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  #1  
Old 02-12-2013
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Ballard locks questions

Some Ballard locks questions:

1. You are required to have two 50-ft lines with an eye of at least 12 inches diameter at one end. Must the eye be spliced or can you use a big bowline?

2. Do they ever run the large and small locks simultaneously? In opposite or same directions?

3. If so, when approaching how do you know whether you are to use the small or large lock if you have a small vessel? I know there are red and green lights for each. Do you ever encounter two green lights and have to choose large vs. small?

Thanks!
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Old 02-13-2013
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Re: Ballard locks questions

Fisheries has lock lines pretty cheap. IIRC 3/8" and 1/2" 3 strands sizing already to go. around $15-20 per. That is the simplest way to get your lines.

The few times I have gone thru, I have yet to see two greens. If you do, there will be a lock handler on the pier at the ends, directing folks thru. Being as you have such a small boat......if you go thru the large locks, you will be tied up to larger boat. The two times I went thru, I was tied up to other boats, and I am 30'!

The small lock, you could literally use 15-20' lines, as the pollards you tie to, go up and down with you. Having bumpers and lines ready to deploy on either side to me is mandatory, as you never know which side you may have to tie up on, until you are in. So if you can be ready for either side, makes like much easier!

There is also some info on the ballard lock site. Along with both 48north and yachting have had articles thru the years on how to go thru. Its actually quite simple, unless trying to go thru on the friday eve or sat am, along with monday on a typical 3 day holiday! March is when I have gone thru, not too bad friday pm on my way to the Meydenbauer YC spring regatta. Sunday late in the day can be busy, opening boating day weekend on the way out sunday has put me in the large locks.

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Old 02-13-2013
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Re: Ballard locks questions

A loop with a bowline is fine. The lockmaster will drop down his line, you tie in to yours, he hauls the line up and puts yours on the bollard. You need to pay close attention to being tied next to the wall in the large locks. There can be quite a surge, when the gates open. Plenty of fenders are a good call. Have a few fenders on the other side of your boat to protect your boat from others who may not have adequate fenders deployed.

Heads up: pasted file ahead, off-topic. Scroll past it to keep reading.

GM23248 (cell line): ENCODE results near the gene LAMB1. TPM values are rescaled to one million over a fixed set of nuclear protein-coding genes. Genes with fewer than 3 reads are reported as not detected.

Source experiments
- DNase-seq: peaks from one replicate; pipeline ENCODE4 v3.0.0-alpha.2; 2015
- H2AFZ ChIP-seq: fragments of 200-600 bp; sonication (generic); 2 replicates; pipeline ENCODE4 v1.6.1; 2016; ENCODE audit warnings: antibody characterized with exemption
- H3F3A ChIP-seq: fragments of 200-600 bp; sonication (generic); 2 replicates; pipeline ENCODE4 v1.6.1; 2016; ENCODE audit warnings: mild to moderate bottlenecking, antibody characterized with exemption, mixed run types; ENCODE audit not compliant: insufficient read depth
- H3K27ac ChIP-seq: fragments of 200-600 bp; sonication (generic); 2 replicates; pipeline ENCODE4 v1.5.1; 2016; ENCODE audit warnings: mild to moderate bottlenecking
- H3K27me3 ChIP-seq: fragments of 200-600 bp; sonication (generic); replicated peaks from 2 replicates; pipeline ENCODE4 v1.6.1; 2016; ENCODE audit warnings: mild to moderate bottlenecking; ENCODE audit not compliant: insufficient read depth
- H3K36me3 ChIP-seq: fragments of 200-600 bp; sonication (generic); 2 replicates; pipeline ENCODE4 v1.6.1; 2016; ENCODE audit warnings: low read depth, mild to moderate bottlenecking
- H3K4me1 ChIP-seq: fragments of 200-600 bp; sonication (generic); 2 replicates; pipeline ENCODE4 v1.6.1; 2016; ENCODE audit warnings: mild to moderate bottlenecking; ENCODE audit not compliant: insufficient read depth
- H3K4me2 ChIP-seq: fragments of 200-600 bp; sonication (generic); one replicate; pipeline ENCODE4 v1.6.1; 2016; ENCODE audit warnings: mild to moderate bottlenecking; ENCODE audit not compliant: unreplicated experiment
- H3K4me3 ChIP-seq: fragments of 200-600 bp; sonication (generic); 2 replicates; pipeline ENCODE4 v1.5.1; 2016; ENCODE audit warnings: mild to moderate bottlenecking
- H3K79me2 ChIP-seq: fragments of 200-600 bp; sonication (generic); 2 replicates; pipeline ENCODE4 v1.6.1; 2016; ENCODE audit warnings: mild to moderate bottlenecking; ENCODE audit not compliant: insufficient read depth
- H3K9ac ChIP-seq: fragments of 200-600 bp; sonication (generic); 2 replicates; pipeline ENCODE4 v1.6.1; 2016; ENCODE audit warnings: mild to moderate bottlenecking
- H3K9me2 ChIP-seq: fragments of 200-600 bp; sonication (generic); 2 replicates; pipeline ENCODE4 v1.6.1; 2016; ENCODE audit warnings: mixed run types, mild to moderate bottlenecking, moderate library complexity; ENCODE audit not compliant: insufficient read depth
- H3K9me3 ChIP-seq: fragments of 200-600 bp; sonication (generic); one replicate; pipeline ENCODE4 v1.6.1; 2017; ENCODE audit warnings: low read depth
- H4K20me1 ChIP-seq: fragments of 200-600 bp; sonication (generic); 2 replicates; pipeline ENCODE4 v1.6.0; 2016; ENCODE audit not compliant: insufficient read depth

The lock master will also direct you as to which line to let go first. If you get this wrong, you may end up doing a 360 down the length of the locks....Don't ask how I know this....

The small lock is easier and has a floating wall. I found it easier to loop my line around the bollard and then bring the line back to the boat. Sometimes there is as urge as well.

On busy weekends, both locks can and will be used. Sometimes it may take an hour or more to fill up the large locks. Coming back in on busy weekend days we fired up the BBQ and watched, the "lock follies".

It usually is pretty obvious which lock to use. When you come out of the locks make sure the railroad bridge is open....otherwise you will need to keep station in a pretty small area in between the locks and bridge. When you come back into the locks there is a pole/wharf/ tie up spot to tie up(starboard) while waiting for the railroad bridge/locks to open.

If your over in the Ballard area a stroll through the "locks" park is a nice walk, you can then observe the comings and goings of all kinds of water craft.

We made friends with several of the lock masters. They wished us "bon voyage" back in 99, wonder if they are still there?

Good luck!
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Old 02-13-2013
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Re: Ballard locks questions